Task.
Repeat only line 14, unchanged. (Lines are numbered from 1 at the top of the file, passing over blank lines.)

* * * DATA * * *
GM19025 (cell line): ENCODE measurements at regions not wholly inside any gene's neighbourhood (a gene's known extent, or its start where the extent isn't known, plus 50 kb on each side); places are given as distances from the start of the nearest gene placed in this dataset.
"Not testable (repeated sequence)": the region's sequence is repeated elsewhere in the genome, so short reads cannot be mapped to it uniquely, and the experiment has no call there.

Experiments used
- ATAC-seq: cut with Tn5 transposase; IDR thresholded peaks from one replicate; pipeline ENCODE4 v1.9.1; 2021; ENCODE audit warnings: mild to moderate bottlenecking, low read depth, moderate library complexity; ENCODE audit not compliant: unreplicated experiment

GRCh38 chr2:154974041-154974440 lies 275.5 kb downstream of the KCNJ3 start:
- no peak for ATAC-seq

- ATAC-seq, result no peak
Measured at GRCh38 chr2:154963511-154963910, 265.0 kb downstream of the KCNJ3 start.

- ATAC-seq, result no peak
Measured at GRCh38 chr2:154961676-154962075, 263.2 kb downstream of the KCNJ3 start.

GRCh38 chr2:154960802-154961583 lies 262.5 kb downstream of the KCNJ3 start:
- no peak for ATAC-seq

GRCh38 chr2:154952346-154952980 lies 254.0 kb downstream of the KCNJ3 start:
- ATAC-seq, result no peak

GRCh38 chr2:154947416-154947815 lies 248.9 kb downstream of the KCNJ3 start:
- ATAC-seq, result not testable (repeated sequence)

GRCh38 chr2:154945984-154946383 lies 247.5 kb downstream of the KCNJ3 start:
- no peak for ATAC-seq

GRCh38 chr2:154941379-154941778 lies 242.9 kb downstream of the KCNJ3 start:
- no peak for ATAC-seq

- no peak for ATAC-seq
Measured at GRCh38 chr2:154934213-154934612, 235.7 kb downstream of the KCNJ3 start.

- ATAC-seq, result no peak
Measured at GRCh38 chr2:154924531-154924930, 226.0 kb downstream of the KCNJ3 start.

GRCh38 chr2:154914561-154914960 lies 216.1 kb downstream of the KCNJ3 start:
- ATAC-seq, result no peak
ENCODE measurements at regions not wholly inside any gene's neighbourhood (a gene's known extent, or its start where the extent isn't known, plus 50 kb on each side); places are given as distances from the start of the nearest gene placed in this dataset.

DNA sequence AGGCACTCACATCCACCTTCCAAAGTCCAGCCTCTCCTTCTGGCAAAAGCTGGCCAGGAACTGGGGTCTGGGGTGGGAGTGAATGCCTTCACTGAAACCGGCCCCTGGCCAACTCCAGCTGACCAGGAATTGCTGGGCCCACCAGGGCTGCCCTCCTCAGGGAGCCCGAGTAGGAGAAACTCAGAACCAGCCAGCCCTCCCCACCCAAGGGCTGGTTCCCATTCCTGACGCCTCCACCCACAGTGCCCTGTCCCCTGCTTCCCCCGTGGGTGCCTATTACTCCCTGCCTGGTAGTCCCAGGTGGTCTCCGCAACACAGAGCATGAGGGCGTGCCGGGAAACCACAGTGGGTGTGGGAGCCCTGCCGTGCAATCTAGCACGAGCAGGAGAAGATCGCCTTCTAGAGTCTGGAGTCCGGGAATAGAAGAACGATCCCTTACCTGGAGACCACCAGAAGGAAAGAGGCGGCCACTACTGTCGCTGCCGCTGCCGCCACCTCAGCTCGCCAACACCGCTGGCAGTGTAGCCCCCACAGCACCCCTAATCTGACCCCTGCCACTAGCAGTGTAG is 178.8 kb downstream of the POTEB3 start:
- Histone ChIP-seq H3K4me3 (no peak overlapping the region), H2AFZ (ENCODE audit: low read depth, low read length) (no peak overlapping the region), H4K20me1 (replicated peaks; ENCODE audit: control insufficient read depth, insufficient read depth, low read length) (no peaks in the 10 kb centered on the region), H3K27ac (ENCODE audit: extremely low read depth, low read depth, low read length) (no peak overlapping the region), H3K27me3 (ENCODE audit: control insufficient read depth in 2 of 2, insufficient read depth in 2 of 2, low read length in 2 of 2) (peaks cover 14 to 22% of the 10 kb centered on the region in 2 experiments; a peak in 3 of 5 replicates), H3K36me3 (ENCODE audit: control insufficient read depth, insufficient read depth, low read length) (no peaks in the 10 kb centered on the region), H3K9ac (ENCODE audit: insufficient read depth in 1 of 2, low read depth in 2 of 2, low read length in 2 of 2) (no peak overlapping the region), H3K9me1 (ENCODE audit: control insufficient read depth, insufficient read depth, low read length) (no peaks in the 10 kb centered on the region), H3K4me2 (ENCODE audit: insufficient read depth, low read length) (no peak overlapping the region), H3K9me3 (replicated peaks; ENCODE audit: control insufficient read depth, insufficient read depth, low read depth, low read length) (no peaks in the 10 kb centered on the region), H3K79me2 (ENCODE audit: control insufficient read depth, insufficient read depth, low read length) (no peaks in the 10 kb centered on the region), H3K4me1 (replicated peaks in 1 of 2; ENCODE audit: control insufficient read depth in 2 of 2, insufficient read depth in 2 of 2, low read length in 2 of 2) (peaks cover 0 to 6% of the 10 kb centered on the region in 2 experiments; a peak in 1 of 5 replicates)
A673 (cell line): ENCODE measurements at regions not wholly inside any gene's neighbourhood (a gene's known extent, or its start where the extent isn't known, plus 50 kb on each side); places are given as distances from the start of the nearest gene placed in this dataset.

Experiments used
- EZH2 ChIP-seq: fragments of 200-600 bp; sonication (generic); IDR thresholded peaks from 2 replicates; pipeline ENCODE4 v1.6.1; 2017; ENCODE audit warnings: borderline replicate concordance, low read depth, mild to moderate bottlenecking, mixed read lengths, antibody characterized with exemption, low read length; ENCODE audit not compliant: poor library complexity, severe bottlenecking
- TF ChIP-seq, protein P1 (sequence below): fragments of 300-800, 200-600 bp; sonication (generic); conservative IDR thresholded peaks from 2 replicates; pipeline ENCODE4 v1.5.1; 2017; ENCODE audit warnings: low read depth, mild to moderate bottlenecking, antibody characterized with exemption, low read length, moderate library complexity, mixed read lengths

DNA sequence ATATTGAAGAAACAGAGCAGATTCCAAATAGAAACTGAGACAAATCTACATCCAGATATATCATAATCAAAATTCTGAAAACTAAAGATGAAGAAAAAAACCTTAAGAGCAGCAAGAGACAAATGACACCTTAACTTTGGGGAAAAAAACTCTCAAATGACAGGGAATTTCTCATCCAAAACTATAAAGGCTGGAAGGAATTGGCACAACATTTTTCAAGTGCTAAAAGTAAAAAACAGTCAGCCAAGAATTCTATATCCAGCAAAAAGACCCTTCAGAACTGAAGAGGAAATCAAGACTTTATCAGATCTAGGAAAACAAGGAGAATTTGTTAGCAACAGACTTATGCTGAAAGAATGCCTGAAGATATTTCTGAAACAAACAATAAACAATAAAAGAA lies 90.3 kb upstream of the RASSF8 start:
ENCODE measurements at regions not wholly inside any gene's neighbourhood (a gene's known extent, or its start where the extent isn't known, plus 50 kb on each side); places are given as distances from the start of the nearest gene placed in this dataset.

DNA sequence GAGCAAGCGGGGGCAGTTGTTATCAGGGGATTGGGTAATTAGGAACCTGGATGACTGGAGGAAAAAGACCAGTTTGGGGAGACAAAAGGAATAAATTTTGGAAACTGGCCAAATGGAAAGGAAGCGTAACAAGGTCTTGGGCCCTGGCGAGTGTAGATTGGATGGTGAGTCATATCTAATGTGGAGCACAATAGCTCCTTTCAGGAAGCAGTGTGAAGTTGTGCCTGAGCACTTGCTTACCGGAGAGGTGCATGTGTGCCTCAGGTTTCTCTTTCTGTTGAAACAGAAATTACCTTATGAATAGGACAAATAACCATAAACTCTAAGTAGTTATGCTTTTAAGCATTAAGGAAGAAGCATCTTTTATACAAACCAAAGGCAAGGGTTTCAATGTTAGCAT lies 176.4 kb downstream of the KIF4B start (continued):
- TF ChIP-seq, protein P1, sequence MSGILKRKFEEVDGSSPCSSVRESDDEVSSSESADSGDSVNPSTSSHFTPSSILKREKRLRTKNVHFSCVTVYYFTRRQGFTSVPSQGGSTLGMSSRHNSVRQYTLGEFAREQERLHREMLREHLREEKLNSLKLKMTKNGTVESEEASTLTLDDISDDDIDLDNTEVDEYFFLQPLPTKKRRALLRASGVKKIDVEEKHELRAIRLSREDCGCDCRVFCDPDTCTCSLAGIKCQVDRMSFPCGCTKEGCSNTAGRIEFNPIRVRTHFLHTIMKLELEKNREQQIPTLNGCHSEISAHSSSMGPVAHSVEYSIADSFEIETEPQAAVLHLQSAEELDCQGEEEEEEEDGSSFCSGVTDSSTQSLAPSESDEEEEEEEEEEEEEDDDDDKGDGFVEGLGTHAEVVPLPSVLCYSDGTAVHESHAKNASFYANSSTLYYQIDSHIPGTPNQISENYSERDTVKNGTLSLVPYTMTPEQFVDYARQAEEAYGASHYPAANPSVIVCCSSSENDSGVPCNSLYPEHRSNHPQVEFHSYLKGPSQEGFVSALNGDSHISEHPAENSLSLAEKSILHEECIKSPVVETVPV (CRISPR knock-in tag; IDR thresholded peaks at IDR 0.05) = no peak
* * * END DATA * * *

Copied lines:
- ATAC-seq, result no peak